The Government is preparing to unveil a fresh raft of tax hikes and spending cuts in its budget.
Senior ministers will today announce a staggering adjustment of 2.5 billion euro - bringing to a total nearly 30 billion euro sucked from the economy in the last five years.
Young jobseekers will be among the casualties of the latest cuts and slices to public spending - in a nation where the unemployment rate exceeds 13%.
They can expect their dole payments to be slashed, while pensioners and a string of other social welfare recipients are likely to appear on the hit list.
Government leaders have insisted the tough measures are vital to help the country emerge from the clutches of the so-called Troika and its strict bailout programme, which it intends to do on December 15.
But as the nation braces itself for what will be the seventh austerity budget in just five years, there is little left in the barrel from which the Government can scrape more savings.
The Republic was forced to shore up 3.5 billion euro for 2013, 3.8 billion euro for 2012, 6 billion euro the year before, 4 billion euro for 2010 and 9.4 billion euro over the course of 2009 - to pay its way following the devastating banking and economic collapse five years ago.
The 2.5 billion euro adjustment for 2014 will be made of two parts spending cuts and one part tax increases.
The young and jobless could lose a third of their weekly dole payment as the personal rate of 100 euro per week that applies to 18 to 21-year-olds is expected to be extended to those up to the age of 24, who currently receive 144 euro).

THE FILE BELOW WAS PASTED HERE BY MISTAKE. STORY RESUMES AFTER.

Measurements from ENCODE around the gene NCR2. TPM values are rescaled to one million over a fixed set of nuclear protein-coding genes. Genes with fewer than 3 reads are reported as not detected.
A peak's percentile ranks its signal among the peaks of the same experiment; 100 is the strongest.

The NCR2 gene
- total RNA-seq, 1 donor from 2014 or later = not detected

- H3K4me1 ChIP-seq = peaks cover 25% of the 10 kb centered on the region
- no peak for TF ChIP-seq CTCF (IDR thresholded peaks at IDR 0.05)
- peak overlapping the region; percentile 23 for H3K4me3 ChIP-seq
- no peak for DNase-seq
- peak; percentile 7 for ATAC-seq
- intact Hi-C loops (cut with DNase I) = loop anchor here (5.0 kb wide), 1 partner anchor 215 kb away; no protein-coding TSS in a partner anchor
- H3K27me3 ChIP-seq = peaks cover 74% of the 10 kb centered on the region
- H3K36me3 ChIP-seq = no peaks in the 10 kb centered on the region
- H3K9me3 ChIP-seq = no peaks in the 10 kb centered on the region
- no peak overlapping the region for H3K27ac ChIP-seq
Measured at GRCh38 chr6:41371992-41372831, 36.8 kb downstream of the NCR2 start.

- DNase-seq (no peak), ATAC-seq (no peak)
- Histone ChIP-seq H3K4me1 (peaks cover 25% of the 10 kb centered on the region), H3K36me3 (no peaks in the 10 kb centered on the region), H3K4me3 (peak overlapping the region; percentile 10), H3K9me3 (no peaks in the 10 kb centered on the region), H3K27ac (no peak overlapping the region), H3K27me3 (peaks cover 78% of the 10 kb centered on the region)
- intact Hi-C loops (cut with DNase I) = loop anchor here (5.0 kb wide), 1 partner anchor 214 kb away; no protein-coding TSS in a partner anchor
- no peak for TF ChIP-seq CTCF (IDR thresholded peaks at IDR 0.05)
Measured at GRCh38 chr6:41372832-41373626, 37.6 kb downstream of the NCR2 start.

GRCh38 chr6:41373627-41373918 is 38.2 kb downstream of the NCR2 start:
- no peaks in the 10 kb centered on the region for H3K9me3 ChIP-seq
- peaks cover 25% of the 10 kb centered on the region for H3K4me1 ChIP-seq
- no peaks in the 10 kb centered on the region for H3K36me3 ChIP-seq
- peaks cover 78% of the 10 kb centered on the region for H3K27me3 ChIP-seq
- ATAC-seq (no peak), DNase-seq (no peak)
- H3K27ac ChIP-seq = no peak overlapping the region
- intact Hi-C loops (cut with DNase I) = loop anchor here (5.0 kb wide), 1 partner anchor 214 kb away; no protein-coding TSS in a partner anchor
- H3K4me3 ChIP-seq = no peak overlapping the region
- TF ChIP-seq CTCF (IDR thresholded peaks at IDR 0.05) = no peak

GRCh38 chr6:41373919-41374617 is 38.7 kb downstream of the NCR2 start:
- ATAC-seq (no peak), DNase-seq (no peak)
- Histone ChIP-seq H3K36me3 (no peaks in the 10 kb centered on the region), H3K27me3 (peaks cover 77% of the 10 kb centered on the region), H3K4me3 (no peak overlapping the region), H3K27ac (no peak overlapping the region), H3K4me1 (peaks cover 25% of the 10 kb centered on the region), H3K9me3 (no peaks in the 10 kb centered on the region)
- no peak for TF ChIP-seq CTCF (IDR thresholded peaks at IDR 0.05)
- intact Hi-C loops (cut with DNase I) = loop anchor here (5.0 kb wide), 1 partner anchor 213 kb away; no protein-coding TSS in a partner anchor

While the elderly are likely to keep their core weekly rates, fuel allowance and free travel allowance are expected to remain untouched, they could see a chop in their telephone allowance.
Smokers can expect the cost of tobacco to rise, while tax on alcohol, soft drinks and gambling may also increase.
The Fine Gael-Labour coalition Government has pledged not to hit the nation's workforce, promising to leave income tax untouched.
But a moderate rise in a special VAT rate for leisure goods and services is expected.
Funding for health and social welfare faces the all-round biggest chop, but one area Social Protection Minister Joan Burton has refused to cut is child benefit.
Pupil-teacher ratios will be protected under the raft of spending cuts, while plans to introduce free GP care for under-5s will also remain on course.
This move by the Department of Health has been met with much criticism, with many calling for the system to be means tested, while some opposition politicians have warned sacrifices will have to be made somewhere to fund it.
The Government had originally intended to make savings of 3.1 billion euro - as recommended by the European Commission, the European Central Bank and the Economic and Social Research Institute (ESRI).
Much lobbying from junior coalition partner Labour and favourable figures in the latest Exchequer returns prompted a downward revision.
The Government insisted that the revised adjustment of 2.5 billion euro will enable it to exceed its deficit target of 5.1% of GDP in 2014 - reaching 4.8%.
According to its bailout agreement with debt masters - the European Commission, European Central Bank and the International Monetary Fund (IMF) - Ireland must reduce its deficit to below 3% of GDP by the end of 2015.
Its original plan for Budget 2014 and Budget 2015 was to make cumulative savings of 5.1 billion euro - 3.1 billion euro this coming year and two billion euro for the next.
The IMF urged the Government to compensate for this year's reduced adjustment next year.